I recently released pg-shortkey, a simply Postgres type library for generating YouTube-like IDs based on an approach previously presented by andyet.com. It’s a fairly trivial algorithm at its core. This is how key candidates are generated:
-- 8 bytes gives a collision p = .5 after 5.1 x 10^9 values gkey := encode(gen_random_bytes(8), 'base64'); gkey := replace(gkey, '/', '_'); -- url safe replacement gkey := replace(gkey, '+', '-'); -- url safe replacement key := rtrim(gkey, '='); -- cut off padding
The comment gives the birthday problem collision probability after 109 keys. pg-shortkey does handle collisions automatically and keeps trying until it finds a free key. At 109 keys, there’s a 50% chance this loop needs to run once more (etc.).
This library is designed for Postgres and uses primitives from
pgcrypto. See the repo for install instructions.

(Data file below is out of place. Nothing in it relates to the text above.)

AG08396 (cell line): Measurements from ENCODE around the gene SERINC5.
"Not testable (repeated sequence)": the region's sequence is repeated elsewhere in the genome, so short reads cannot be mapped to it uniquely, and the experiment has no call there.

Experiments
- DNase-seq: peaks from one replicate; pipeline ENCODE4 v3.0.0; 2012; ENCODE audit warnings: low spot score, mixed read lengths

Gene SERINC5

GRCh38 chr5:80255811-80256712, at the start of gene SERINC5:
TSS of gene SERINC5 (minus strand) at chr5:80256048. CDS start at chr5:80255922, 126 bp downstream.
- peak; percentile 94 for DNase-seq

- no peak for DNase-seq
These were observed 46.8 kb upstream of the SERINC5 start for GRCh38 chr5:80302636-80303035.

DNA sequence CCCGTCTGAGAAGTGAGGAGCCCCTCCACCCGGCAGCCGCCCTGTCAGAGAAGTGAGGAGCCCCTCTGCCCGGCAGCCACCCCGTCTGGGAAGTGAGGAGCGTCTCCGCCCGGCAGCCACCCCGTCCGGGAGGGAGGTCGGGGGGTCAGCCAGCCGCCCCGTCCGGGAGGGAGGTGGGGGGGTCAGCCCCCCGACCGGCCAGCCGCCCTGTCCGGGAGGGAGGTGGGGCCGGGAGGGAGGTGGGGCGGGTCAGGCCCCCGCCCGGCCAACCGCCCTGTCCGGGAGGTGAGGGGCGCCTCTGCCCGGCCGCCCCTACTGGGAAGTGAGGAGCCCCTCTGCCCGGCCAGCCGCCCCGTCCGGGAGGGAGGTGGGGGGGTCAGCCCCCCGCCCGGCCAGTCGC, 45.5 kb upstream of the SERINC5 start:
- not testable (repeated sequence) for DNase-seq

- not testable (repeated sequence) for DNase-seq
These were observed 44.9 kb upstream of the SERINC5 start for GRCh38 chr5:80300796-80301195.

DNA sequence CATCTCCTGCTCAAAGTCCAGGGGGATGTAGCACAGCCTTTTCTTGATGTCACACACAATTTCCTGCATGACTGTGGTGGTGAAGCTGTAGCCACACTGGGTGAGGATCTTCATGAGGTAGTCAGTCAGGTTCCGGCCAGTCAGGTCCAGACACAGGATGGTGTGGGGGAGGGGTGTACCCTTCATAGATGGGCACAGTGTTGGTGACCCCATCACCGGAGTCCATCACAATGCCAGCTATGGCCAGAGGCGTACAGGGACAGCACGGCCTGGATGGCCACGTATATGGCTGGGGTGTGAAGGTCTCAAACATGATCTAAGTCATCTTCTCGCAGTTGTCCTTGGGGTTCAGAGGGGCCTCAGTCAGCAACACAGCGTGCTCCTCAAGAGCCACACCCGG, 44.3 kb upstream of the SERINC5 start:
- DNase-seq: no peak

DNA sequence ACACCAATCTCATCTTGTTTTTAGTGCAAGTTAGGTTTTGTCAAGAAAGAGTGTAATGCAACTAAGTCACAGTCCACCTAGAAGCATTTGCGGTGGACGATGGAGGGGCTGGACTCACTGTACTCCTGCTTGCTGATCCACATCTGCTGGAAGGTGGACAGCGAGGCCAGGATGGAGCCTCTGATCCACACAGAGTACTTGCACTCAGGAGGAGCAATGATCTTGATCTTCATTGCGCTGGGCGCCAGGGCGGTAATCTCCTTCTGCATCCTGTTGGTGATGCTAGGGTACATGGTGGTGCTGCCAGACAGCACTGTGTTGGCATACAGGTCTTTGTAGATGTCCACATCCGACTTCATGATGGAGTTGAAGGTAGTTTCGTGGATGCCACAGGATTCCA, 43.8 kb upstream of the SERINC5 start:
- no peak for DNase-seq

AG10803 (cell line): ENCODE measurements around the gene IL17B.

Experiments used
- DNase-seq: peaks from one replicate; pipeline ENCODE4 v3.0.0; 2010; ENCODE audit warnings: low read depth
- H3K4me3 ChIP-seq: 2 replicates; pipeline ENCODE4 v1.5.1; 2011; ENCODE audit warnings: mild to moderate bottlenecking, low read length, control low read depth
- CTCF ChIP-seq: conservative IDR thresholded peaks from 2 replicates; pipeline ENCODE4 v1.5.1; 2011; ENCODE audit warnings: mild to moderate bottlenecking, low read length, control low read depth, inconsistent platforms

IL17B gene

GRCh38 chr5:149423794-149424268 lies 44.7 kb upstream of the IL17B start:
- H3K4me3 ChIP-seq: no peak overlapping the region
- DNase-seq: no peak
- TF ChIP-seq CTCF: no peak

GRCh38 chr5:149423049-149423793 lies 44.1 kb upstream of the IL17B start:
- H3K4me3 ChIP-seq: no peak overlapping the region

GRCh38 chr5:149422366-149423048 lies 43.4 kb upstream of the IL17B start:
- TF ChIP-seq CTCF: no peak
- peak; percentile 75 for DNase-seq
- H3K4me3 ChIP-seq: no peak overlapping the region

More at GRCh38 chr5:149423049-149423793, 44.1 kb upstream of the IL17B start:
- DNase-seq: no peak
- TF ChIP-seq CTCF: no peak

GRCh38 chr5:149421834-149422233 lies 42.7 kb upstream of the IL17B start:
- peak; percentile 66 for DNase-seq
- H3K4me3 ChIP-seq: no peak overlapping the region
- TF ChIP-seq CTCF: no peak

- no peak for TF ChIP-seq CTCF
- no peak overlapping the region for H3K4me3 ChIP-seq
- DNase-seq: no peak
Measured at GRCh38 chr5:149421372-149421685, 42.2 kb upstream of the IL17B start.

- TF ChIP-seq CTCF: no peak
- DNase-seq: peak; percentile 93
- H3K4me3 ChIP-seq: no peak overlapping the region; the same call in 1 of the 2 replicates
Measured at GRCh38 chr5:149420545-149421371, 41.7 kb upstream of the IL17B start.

CREATE TABLE test (id SHORTKEY PRIMARY KEY, name TEXT); CREATE TRIGGER trigger_test_genid BEFORE INSERT ON test FOR EACH ROW EXECUTE PROCEDURE shortkey_generate(); -- generate INSERT INTO test(name) VALUES ('bob'), ('joe'); -- user-supplied ID INSERT INTO test(id, name) VALUES ('1TNhBqYo-6Q', 'lisa'); SELECT * FROM test; -- id name -- 4E_z0mHJvrk bob -- wiz_j0HIBuQ joe -- 1TNhBqYo-6Q lisa
SHORTKEYs are truly random, so they fragment the index space just like v4 UUIDs, decreasing performance slightly. But unlike UUID (which provides an instance-local pseudo-sequential type via UUID v1 MC that is more index-friendly), that behavior can’t be changed. This is intentional. SHORTKEYs are supposed to be used for external facing IDs, like in APIs. There, they prevent enumeration and cardinality evaluation (e.g. how many things are there and what’s the next/previous thing - just like YouTube). It doesn’t mean the internal table shouldn’t have another more efficient ID type with an index. Use where appropriate, the library is intentionally kept simple to allow easy customization.